These two well-designed studies were performed in a population of patients with cirrhosis who need to undergo screening, and the sensitivity of both techniques for the detection of large varices was clearly reported. Capsule and CT were safe and much better tolerated than endoscopy, and could thus be good screening tools; moreover, screening with CT was more cost-effective than endoscopic screening. Nevertheless, the results of these studies are disappointing. Indeed, sensitivity for detecting large varices is unsatisfactory: one-third of the patients with large varices would have been misdiagnosed by CT, and sensitivity for the capsule was only 78%, which is insufficient. Therefore, replacing endoscopy with one of these two techniques would result in more misdiagnosed patients with large varices, which is not reasonable.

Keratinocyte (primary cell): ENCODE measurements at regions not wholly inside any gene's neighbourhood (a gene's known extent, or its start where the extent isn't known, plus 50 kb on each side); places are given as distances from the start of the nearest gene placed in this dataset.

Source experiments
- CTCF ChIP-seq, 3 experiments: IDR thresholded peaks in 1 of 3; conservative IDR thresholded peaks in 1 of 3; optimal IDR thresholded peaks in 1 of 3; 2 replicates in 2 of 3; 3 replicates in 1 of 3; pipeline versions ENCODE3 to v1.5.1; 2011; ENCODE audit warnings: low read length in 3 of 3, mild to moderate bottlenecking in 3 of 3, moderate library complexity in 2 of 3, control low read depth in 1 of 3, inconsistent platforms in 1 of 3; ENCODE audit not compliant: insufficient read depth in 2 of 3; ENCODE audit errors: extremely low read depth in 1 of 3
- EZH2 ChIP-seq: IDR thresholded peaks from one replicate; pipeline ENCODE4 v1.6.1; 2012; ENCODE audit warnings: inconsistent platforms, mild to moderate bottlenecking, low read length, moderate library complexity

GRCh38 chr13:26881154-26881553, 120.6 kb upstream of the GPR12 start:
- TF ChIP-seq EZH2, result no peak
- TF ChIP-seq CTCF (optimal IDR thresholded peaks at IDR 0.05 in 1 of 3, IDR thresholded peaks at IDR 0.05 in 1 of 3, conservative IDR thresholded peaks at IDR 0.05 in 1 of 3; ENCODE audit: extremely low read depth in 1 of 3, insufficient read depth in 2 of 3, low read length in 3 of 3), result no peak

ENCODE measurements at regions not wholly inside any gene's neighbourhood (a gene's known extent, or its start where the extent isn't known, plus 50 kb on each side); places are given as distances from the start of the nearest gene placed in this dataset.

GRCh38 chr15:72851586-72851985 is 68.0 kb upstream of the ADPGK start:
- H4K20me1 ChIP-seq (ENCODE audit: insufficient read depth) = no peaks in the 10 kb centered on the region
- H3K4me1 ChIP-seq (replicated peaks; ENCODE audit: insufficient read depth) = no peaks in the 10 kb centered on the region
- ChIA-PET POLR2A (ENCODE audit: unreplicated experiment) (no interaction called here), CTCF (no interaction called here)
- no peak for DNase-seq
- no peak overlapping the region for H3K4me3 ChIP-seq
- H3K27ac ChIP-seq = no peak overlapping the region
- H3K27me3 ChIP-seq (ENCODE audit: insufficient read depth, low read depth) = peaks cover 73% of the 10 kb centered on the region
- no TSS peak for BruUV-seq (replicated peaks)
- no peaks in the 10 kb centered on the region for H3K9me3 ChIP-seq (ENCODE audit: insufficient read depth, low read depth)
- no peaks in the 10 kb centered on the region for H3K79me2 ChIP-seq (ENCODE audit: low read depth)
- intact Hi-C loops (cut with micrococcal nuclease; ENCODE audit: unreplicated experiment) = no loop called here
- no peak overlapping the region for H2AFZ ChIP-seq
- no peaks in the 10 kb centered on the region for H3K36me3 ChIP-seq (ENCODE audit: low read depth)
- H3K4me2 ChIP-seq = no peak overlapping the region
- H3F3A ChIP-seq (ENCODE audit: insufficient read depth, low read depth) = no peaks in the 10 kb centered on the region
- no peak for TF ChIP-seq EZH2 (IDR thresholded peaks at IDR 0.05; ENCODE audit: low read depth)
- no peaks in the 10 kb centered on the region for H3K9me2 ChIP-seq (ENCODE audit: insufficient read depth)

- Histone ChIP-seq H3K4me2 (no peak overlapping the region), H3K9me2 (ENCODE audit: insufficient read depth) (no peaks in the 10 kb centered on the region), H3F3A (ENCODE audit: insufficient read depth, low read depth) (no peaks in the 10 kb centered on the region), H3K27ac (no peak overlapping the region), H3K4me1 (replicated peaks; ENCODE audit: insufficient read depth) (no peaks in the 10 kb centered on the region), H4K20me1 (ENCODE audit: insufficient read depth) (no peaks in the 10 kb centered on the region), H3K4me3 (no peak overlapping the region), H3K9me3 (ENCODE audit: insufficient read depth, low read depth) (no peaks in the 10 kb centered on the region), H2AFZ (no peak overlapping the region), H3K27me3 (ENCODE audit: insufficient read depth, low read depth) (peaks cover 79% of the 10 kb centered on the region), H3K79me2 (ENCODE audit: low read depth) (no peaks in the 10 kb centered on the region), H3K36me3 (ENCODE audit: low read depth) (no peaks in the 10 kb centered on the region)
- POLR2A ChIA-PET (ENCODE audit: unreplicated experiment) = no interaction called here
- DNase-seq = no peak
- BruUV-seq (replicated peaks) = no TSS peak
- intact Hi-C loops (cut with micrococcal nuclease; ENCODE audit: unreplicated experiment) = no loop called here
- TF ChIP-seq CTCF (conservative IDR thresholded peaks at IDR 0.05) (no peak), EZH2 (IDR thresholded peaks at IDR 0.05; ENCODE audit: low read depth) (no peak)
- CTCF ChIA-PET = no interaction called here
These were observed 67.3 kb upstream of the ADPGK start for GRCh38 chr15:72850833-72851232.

How can we explain these disappointing results? First, the interpretation of the results of CT and the capsule may vary. In the CT study, although both radiologists were experienced, their agreement for the size of varices was only 75%. In the capsule study, results were better in centers with more than 15 patients and worse than in a previous study where results were only analyzed by experienced operators.18 This emphasizes the importance of the learning curve for interpretation of results from this technique. Thus, we can imagine that improvement of the interpretation of results from these techniques will result in better detection of large varices. Second, and interestingly, CT results improved when endoscopists were experienced, raising the difficult question of interobserver variability for detecting and grading varices with endoscopy, that is, of the weakness of the gold standard. This issue is well addressed in the CT study, where the degree of interobserver variability was determined by randomly taking photographs during endoscopies, then submitting them to five other endoscopists, some experienced and some not. As previously reported,19 agreement for small varices was only fair in experienced endoscopists, because there was disagreement between at least two endoscopists in about one-third of the cases. More important, in 26% of cases, these varices were considered large by at least one endoscopist. As expected, the interobserver agreement for small varices was even lower (49%) in inexperienced endoscopists. In the capsule study, one patient who was determined to have large varices with the capsule but not at endoscopy underwent a second endoscopy that confirmed the presence of large varices. It would have been interesting to perform endoscopies in all patients with the same features. Similarly, in our experience, patients who undergo esophageal endoscopy for screening for potential varices have more chances of being diagnosed with varices than those who undergo this examination for other reasons (D. Thabut and D. Lebrec, unpublished results).